902 posts • joined 12 Jun 2009
No, it was Novell Netware.
I never got the rush to 3.11, after all, the networking was working fine already. Of course, it quickly went downhill when you needed Novell driver updates every time MS changed something.
Re: Microsoft ending support... so what?
So have you tried renewing a W2K AV license recently?
to call out "It's behind you!" to warn the poor, doomed, heavily-armed mariner? I did.
Obviously advantageous. The prey keeps on repeating things like, "Aww, how cute!" right up to the moment it's throat gets ripped out.
This is old news - I've already seen the first episode...
You know, the one where there's a threat of a tanker drivers' strike, and a Minister tells the public to fill up and store petrol, thus creating the shortage he was trying to avoid? Though I thought the bit about a woman burning herself while transferring petrol in her kitchen was bad taste.
Re: Wait for the creationists...
My ambition is to BE a transitional fossil... preferably for a new phylum.
Just think how cool that would be... not only immortalised in millions of descendants, but preserved in rock, rediscovered and given a new name after millions of years. Hope there's a good pop song on when I'm dug up!
icon: my photo.
Re: Voodoo its all voodoo
Well, they also have paper servants, so that the ancestors will have someone to serve them. But these are all mostly used at funerals. Grave sweeping day is generally more restrained, with offerings of paper clothes and money (special Hell currency). The graveyards and collumbariums get very crowded, and the Police have special crowd control measures.
I hadn't heard the legend before, but the tradition of setting fire to hillsides is still very common - usually accidentally when the intended offerings are left unattended.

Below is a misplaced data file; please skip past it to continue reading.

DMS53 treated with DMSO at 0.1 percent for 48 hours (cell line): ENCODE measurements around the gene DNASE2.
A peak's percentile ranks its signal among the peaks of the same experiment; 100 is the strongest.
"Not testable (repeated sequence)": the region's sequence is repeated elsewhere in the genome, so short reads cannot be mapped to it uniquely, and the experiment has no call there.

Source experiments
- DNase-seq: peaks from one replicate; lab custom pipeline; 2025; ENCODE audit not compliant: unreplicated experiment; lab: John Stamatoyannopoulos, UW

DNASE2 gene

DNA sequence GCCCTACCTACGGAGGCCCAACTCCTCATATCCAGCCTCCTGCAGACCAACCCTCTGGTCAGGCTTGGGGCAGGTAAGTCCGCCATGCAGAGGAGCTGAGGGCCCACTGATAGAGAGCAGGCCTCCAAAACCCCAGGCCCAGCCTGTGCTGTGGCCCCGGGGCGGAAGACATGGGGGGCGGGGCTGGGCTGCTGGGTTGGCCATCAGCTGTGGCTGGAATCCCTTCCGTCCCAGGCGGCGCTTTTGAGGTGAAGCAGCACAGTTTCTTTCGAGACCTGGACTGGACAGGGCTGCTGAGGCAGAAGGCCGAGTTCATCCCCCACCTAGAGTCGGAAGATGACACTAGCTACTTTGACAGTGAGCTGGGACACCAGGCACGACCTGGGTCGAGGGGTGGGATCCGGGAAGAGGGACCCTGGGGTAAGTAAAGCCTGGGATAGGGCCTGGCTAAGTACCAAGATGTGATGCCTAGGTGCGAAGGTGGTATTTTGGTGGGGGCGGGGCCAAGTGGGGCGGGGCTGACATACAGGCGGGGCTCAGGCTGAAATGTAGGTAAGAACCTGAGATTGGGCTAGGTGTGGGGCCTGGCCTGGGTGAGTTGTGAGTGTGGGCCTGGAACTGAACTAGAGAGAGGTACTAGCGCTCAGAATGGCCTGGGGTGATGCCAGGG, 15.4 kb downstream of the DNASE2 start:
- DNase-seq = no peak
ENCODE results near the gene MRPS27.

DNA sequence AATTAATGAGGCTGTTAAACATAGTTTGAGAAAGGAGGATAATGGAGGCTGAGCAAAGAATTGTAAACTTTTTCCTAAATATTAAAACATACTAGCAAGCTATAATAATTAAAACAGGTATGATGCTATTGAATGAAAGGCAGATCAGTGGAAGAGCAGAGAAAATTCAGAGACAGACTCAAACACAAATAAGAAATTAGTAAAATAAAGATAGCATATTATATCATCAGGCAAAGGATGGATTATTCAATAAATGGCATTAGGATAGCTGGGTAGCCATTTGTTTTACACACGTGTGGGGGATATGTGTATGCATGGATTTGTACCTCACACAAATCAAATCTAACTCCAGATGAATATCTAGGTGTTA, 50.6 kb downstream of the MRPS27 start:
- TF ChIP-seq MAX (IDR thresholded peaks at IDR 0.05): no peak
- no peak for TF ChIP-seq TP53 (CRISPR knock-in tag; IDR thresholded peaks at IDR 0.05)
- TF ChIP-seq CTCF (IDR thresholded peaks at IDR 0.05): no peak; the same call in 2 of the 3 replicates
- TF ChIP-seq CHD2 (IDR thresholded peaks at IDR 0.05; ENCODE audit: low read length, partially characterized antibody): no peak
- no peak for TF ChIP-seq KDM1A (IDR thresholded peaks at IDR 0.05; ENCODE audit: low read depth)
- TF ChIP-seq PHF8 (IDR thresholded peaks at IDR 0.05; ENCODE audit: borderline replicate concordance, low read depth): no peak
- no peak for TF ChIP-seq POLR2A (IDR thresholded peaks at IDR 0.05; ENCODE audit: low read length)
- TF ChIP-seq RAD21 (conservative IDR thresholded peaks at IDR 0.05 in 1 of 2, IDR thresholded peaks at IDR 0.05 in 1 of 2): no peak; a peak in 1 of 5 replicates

I think you're geography is a little askew, voodoo is totally different continents.
Re: Fermi Frightens Me.
"Why would we bother putting aliens in this simulated universe?"
I believe SimCity answered this one... to spice the game up with some random destruction!
Re: Re: Trees got there first
s/commercial economics/biochemical costs/
s/light into energy/light into sugar/
s/supplying it into a power grid/supplying it into a vascular system/
s/return on investment to shareholders/return on investment to acorns/
Its amazing how much freedom you get to innovate when thwarting herbivores is taken out of the equation.
location of launch != location of attacker
Only idiots would leave themselves open to an easy trace. Conspiracy theorists will obviously conclude that it's X stirring up trouble between Y and Z. Substitute your preference of countries or (we're talking the *crazy* conspiracy theorists here) alien species.
For the record, my honeypot statistics for Feb show most of my attacks are local: http://articles.yuikee.com.hk/newsletter/2012/02/b.html
And heyrick, I don't use PHP at all, but my weblogs show plenty of requests for .php pages. It's the shotgun approach.
the birds can Tweet themselves.
Well, it's cockatoos, so make that Squawk.
OK, I'm going. The one with the white marks that's been ripped to shreds, thanks.
Haven't you noticed? The forests are already full of bugs. And spiders.